Features such as automated storage tiering and storage domains on today’s enterprise storage arrays go a long way toward making it feasible for organizations to
Features such as automated storage tiering and storage domains on today’s enterprise storage arrays go a long way toward making it feasible for organizations to successfully host multiple applications with different performance and priority requirements on a single array. However prioritizing the order in which data and I/Os are tiered is an entirely differently matter as organizations typically want the data and I/Os associated with their mission and business critical I/Os serviced ahead of lower priority applications. This is where the Quality of Service (QoS) Plus feature found on the Oracle FS1 comes into play as it does more than provide the “brains” behind its auto-tiering feature. It also re-prioritizes and re-orders application I/O according to each application’s business value to the enterprise.
Flash arrays from all providers have matured significantly in the last few years. As such, most if not all flash arrays meet or exceed the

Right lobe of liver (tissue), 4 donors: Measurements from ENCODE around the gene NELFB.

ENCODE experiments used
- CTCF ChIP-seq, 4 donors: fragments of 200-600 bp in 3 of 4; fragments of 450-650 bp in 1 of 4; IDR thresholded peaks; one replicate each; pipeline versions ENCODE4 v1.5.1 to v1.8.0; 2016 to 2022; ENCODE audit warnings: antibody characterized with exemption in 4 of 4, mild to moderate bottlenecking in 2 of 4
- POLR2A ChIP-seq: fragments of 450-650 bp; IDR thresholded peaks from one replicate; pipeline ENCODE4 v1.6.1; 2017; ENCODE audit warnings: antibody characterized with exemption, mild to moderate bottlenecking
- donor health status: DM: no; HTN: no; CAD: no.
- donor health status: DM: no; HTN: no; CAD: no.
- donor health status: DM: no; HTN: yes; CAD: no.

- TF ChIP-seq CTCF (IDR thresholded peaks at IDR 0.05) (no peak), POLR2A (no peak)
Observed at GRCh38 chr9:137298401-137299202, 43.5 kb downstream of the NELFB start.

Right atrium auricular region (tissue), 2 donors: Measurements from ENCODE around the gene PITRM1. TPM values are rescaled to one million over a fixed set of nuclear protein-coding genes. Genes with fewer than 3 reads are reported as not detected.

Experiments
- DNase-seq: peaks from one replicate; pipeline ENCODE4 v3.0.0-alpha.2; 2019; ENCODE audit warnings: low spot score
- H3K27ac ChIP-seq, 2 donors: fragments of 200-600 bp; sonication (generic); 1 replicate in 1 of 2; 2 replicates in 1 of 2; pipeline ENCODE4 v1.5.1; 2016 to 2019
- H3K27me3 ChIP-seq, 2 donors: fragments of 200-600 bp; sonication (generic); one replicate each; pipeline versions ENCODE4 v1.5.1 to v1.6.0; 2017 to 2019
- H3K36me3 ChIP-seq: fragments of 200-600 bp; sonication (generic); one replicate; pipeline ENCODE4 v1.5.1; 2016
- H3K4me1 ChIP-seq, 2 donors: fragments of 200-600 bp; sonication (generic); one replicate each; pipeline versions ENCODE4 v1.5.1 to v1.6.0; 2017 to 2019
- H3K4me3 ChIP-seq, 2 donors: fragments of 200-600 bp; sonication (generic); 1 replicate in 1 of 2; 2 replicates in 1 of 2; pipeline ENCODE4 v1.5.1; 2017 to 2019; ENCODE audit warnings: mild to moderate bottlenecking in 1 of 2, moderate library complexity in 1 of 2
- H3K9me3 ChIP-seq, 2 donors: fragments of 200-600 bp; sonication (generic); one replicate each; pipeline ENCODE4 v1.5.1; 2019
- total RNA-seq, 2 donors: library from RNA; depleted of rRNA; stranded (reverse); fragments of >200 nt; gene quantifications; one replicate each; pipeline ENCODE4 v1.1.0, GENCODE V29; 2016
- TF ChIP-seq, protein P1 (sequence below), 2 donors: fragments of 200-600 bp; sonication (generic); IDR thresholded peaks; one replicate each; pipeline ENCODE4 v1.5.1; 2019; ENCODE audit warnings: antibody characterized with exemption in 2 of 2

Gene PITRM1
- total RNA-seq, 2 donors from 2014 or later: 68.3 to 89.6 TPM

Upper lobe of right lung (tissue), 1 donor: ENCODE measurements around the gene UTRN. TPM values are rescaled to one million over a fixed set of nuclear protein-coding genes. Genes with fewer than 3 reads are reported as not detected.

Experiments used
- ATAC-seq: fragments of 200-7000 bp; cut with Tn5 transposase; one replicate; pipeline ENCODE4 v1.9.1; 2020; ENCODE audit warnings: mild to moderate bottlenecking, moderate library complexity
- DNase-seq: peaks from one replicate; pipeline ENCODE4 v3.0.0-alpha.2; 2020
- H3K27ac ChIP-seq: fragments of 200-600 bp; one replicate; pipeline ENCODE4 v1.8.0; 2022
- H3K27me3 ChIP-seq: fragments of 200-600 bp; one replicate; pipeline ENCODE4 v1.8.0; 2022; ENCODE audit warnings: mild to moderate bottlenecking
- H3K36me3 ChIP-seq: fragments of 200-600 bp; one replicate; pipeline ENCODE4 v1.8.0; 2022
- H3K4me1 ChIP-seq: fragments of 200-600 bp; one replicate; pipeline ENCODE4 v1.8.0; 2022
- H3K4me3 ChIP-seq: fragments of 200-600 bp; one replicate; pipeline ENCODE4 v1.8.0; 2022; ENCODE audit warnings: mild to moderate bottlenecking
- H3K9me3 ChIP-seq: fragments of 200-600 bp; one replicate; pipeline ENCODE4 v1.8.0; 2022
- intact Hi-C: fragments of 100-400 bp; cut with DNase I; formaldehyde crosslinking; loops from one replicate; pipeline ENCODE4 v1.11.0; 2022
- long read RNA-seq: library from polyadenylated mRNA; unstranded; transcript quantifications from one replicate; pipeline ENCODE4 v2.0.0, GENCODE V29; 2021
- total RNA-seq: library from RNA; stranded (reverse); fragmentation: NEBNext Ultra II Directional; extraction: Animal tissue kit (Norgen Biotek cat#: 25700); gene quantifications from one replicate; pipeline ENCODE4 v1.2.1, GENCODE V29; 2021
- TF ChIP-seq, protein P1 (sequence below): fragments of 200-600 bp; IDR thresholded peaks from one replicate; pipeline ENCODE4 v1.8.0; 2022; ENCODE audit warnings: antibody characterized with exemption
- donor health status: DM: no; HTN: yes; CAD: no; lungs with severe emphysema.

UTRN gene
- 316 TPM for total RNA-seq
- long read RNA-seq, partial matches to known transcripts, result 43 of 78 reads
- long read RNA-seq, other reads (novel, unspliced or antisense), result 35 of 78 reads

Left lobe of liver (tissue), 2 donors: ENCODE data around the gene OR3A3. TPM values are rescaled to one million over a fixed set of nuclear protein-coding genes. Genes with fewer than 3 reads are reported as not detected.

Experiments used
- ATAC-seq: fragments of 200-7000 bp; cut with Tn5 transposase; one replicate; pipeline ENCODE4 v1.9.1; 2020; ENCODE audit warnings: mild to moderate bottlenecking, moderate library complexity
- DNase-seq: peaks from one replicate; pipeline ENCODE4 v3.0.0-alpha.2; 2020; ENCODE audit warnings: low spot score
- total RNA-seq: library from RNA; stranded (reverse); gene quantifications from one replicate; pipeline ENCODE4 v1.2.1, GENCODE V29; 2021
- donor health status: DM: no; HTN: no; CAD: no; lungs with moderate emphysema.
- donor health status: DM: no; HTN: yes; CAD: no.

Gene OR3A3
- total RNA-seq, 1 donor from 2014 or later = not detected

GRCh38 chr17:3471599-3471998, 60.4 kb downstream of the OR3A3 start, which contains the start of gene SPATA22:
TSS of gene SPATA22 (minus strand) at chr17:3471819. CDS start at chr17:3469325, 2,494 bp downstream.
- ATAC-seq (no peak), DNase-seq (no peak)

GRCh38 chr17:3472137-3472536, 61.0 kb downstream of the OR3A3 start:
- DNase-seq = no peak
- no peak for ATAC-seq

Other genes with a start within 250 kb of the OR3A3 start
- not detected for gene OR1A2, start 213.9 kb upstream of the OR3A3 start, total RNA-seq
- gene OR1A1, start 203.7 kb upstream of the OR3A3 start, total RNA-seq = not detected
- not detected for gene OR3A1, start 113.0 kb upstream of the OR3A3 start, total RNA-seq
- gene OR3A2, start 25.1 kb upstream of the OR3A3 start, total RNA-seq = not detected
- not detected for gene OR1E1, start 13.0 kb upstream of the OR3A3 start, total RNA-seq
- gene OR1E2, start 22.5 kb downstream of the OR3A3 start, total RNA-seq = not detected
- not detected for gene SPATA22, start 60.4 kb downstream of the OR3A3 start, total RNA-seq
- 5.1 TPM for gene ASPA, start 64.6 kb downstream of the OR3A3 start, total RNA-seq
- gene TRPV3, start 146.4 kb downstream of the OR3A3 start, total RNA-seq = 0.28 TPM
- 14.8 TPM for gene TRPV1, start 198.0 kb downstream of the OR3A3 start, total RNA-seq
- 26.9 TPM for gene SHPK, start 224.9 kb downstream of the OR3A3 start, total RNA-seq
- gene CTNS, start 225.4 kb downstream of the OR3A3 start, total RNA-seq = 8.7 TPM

While enterprises still need to validate and test a flash storage array’s performance and stability, the time has arrived for them to expand their evaluation to ensure that the flash storage array offers the other capabilities that they will also need in their environment. Eight other flash storage array features that should now be part of their modern day flash memory storage array check list include:
Dedicating a single flash-based storage array to improving the performance of a single application may be appropriate for siloed or small SAN environments. However this is NOT an architecture that enterprises want to leverage when hosting multiple applications in larger SAN environments, especially if the flash-based arrays has only a few or unproven data management services behind it. The new Oracle FS1 Series Flash Storage System addresses these concerns by providing enterprises both the levels of performance and the mature and robust data management services that they need to move flash-based arrays from the fringes of their SAN environments into their core.